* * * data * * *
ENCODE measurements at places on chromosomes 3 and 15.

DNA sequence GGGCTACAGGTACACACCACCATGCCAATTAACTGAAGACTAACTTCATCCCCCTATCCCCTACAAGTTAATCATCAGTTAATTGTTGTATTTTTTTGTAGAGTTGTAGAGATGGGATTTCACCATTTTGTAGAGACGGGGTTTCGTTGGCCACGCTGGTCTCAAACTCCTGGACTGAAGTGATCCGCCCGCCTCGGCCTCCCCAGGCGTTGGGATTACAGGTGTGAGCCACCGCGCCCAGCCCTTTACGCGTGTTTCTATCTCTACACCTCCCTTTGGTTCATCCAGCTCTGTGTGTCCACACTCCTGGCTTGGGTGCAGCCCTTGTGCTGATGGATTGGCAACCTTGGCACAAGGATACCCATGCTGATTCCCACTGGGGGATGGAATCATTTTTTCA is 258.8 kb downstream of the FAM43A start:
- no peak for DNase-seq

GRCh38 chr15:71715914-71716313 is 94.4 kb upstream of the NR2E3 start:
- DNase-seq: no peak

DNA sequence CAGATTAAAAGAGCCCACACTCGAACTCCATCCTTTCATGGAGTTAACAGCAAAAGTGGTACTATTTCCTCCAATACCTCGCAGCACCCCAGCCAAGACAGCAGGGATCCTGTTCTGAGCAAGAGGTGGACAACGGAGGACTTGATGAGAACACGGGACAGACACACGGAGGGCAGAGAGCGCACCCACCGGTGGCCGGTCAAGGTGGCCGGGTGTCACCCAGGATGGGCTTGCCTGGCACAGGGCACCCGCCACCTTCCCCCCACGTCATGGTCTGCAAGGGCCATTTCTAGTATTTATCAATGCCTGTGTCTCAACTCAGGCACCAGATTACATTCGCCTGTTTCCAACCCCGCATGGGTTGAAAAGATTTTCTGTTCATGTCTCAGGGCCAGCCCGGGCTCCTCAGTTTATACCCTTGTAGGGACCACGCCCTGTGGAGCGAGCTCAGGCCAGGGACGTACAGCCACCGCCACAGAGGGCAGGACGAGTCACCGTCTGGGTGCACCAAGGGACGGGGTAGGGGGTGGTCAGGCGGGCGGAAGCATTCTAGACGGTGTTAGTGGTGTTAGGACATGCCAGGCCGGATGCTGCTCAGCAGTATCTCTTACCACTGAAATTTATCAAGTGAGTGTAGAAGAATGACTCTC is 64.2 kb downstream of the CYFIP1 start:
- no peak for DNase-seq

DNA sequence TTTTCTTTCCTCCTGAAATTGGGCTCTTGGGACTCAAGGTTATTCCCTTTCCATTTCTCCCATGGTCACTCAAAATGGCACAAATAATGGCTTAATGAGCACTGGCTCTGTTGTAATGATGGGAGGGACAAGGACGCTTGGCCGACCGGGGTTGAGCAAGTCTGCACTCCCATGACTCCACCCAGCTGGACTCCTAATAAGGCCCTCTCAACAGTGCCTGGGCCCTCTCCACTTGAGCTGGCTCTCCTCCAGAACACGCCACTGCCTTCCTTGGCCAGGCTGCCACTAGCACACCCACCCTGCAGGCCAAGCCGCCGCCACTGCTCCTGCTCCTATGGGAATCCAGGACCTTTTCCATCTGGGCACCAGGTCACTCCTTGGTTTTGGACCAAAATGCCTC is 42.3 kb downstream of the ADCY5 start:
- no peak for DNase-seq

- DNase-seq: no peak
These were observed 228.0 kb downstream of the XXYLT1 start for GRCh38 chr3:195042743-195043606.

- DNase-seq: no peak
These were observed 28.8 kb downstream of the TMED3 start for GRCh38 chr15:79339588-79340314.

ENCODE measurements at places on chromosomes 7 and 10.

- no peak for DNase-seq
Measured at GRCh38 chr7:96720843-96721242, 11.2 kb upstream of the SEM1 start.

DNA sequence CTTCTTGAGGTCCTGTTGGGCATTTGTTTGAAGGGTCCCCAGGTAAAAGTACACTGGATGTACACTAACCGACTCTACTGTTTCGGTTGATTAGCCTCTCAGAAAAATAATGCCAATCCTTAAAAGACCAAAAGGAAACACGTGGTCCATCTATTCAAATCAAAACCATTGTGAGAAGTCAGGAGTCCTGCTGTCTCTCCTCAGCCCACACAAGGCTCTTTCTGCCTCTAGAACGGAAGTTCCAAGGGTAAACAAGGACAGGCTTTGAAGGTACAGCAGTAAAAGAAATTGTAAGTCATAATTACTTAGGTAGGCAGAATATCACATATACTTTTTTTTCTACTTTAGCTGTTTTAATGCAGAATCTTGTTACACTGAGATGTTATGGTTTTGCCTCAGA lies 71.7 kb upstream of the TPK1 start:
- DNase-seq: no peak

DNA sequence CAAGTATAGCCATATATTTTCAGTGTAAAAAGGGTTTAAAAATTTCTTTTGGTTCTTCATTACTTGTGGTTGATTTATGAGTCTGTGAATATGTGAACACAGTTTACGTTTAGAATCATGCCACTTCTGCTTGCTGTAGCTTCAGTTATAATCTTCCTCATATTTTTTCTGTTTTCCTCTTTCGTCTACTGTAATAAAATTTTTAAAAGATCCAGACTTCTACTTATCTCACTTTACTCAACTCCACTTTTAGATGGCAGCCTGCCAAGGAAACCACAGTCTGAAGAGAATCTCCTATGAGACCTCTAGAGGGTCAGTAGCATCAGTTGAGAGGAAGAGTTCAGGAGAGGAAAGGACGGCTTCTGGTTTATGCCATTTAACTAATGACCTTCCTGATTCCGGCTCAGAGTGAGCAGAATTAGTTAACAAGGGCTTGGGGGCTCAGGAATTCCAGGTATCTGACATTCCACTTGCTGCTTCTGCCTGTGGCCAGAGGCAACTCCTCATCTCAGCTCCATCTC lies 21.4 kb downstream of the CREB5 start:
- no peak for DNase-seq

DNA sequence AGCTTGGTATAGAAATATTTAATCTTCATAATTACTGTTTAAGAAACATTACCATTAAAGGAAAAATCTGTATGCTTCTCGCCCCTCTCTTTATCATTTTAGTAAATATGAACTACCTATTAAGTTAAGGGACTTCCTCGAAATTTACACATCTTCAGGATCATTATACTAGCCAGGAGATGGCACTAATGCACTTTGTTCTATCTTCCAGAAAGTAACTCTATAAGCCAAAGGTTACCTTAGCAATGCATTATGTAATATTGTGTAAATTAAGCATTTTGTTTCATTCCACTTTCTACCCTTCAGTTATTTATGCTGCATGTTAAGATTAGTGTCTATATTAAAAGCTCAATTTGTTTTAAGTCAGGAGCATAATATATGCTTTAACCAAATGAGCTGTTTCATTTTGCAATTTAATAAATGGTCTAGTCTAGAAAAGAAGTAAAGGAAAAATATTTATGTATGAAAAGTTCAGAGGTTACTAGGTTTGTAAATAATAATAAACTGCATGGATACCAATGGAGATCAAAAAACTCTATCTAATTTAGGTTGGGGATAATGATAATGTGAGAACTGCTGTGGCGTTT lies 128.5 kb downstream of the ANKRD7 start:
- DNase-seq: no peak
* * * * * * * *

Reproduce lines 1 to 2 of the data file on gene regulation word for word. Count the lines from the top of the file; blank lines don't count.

ENCODE measurements at places on chromosomes 3 and 15.

DNA sequence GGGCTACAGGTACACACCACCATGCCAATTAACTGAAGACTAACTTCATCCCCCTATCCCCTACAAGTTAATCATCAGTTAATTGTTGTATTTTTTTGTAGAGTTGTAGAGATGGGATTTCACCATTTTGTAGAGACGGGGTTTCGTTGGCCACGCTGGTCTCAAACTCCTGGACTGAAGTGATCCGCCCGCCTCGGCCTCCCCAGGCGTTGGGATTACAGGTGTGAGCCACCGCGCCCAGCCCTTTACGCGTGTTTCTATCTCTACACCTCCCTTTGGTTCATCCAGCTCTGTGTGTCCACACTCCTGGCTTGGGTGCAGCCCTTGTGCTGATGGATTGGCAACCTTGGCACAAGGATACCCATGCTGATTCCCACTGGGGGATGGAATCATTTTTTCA is 258.8 kb downstream of the FAM43A start: